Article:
Along with Killers of the Flower Moon, and Maestro, Oppenheimer mixes black and white and color as a storytelling technique, and I think it does so the most skillfully.  It also turns the "color in the present/B&W to show the past" on its head, using the B&W to depict the latest of the three timelines. However, that is a coincidence - black and white was used when Lewis Strauss was the scene's main character, and color when the action centered on Oppenheimer.  The meaning is clear - Oppenheimer's worldview is complex and broader, and Strauss's is narrower and less flexible.  That was perhaps unfair - Strauss is portrayed as the villain, and I believe he was in this instance. However, the real Strauss did a lot of good in his life.

One criticism I've read was that the movie failed to depict the efforts of foreign governments and scientists to help move the Manhattan Project forward, and I disagree - foreign involvement was suggested very well, given the many foreign accents in the movie. These people were clearly not all Americans (at least, not initially).  Another was that it failed to depict the impact the Manhattan Project had on the local Native American populations in New Mexico, and this one I agree with. (They didn't bother to warn the locals to not drink the poisoned rainwater for a few days following the Trinity explosion).  That shouldn't have been ignored.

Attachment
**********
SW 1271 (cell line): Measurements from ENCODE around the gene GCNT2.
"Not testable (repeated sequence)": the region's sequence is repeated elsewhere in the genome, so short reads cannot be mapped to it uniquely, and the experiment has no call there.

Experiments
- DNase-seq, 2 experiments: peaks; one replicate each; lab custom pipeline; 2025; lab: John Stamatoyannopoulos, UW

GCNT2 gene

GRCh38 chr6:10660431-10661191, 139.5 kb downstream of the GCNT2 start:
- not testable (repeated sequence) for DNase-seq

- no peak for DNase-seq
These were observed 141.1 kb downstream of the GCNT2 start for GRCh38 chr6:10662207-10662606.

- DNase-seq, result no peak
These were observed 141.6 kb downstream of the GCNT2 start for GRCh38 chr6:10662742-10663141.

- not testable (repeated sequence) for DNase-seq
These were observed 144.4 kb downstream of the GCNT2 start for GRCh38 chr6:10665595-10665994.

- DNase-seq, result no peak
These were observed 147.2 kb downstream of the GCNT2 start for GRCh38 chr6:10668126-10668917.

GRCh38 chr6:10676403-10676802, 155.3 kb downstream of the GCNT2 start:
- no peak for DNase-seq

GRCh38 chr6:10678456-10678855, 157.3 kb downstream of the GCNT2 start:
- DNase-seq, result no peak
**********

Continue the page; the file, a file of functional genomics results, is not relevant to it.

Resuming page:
(Pithy Reviews; and Rankings of 8 out of 10 nominees):

  • American Fiction (Brilliantly ironic smart comedy; Cathy: 1, Chris 2)
  • Past Lives (Excellent exploration of love and human connections; Cathy 3, Chris 1)
  • Barbie (Spectacular and sly doll's-eye-view of womanhood; Cathy 2, Chris 3)
  • Oppenheimer (Long, important, and explosive; Cathy: 4, Chris: 4)
  • The Holdovers (Very good teacher/student relationship story; Cathy 5, Chris 5)
  • Anatomy of a Fall (Beautiful courtroom drama; Cathy: 6, Chris: 7)
  • Killers of the Flower Moon (Important, badly-told story; Cathy: 7, Chris: 6)
  • Maestro (Gorgeous, well-acted boring slog; Cathy: 8, Chris: 8)

Currently unranked:
  • Poor Things (Not yet seen. Not available for streaming until Feb 27th)